Opinion: Local Food System Resilient and Fragile

The Daily Hampshire Gazette, October 24, 2016, by Claire Morenon

One of the defining characteristics of our region is the strength of the connections between our local farms and the community as a whole, visible in the vibrant farmers’ markets, local food on menus at restaurants and retailers, and kids happily crunching on kohlrabi (well, sometimes).

But on this Monday, National Food Day, even as we join in the national celebration of local food, we find ourselves reflecting on the relative fragility of our local food system.

The big story of this summer was the sustained drought. Here, we saw resilience in the diverse crop plans of many of the farms in our region — when some crops struggle, others thrive, and farms that grow a variety of products are better prepared to absorb losses. We also saw resilience in the hustle and hard work that farmers put into juggling the regular work of planting, weeding, and harvesting with the constant need for irrigation. Even so, this was a tough year for all farms in the Northeast, and we know that yields and incomes are reduced. Increasing instability in weather patterns, caused by climate change, is a serious and growing problem for farms and other weather-dependent businesses.

September brought a major recall of beef, veal, and bison that had been processed at Adams Farm and Slaughterhouse between July 15 and Sept. 22 due to concerns about E. coli contamination. As one of only two USDA-certified slaughterhouses in the state, Adams Farm is a vital part of our agricultural infrastructure, and dozens of local farms have been affected. Locally grown meat still makes up a tiny percentage of overall meat consumption, which limits the number and scale of farms producing meat and the number of slaughter facilities that can be supported. Adams Farm has been filling this need ably for decades, but as this recent recall shows, small-scale local systems with a limited number of players meeting infrastructure needs are inherently vulnerable.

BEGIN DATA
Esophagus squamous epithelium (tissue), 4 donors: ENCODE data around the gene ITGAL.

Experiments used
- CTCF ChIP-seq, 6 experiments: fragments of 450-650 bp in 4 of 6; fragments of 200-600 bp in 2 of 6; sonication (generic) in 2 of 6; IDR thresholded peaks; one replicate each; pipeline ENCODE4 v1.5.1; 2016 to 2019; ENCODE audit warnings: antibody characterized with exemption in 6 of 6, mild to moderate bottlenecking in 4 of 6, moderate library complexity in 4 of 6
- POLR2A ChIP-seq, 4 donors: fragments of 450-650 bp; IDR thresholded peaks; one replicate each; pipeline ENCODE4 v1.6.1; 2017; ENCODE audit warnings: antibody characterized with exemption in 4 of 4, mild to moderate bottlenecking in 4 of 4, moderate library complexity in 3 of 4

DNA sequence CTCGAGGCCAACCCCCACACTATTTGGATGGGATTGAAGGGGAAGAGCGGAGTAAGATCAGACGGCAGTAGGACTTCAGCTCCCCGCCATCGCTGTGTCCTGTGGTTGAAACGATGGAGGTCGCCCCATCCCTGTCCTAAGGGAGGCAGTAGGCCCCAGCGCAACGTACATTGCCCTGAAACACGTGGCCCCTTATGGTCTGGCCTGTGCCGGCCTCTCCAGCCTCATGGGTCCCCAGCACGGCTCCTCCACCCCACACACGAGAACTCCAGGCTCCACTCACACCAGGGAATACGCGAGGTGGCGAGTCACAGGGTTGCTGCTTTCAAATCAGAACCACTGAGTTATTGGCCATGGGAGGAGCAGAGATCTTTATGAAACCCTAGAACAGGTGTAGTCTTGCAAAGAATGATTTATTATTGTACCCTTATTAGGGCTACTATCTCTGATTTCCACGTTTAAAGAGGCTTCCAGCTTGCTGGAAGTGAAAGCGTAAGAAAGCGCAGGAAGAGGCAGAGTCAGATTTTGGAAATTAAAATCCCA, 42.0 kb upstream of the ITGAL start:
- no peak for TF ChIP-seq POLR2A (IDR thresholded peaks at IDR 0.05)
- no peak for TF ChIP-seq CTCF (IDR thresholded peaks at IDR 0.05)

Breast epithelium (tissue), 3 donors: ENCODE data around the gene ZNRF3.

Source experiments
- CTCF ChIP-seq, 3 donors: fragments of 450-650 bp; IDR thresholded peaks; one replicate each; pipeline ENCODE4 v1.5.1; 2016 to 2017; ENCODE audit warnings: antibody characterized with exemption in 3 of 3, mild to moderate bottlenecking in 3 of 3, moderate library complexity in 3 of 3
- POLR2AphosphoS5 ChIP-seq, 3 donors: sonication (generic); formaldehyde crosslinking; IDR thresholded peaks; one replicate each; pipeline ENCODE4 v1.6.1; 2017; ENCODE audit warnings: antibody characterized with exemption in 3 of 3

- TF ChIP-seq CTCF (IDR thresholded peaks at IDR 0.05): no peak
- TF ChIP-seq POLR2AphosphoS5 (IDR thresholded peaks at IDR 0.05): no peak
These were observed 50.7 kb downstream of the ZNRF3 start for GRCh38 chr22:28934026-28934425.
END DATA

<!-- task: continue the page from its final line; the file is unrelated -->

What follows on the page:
Dairy farms are, in many ways, the anchor agricultural industry in our region, but dairy farmers struggle to make ends meet under a federal pricing system which often does not cover their costs. Dairy farms steward nearly a fifth of the agricultural land in the Pioneer Valley, and when they fail, that land is vulnerable to development. Dairy farms are economic engines, helping to keep feed stores, tractor repair shops, and other vital agricultural services viable. And they produce millions of gallons of milk per year, most of which is processed and sold right here and in neighboring states. At CISA, we’ve been working to educate people about dairy farms’ contributions and challenges — come learn more at a screening and discussion of “Forgotten Farms,” a new documentary film, at Amherst Cinema on Nov. 15.

As we move through the harvest season, summer farmers’ markets are coming to a close and winter farmers’ markets will be opening in six communities. Winter markets are still a recent phenomenon — the first weekly winter market in the state opened in Northampton in the winter of 2009-2010. These winter markets, and the increasing availability of local produce at grocery stores and restaurants throughout the winter, represent significant investments on the part of farms, with costs sunk into growing more storage crops, building new storage facilities and unheated greenhouses to keep hardy greens growing, and maintaining staff to keep farms running and booths staffed through the winter months. These investments represent hope and trust that the noisy enthusiasm for local food will translate into real changes in our diets, and seven years in, there’s still a lot of room for growth at these markets.

At the same time, there’s a lot to celebrate! Farms that sell seasonal farm shares are accepting new members for their fall and winter programs and for next year’s growing season. Farms with turkeys are eagerly accepting orders for Thanksgiving birds, and there will be roasts available for holiday tables. Wool that was sheared this past spring is available as colorful yarn and soft fleeces. Orchards are fully stocked with apples and pears. Many farms and farmers’ markets are thriving, and many retailers, restaurants, specialty food producers, and institutions have solid relationships with farms, making local food increasingly ubiquitous.

And within this celebration, let’s make space for sober reflection on our fragility, and our continued commitment to growing and strengthening our local food system.

Claire Morenon is the communications manager at Community Involved in Sustaining Agriculture, based in South Deerfield.

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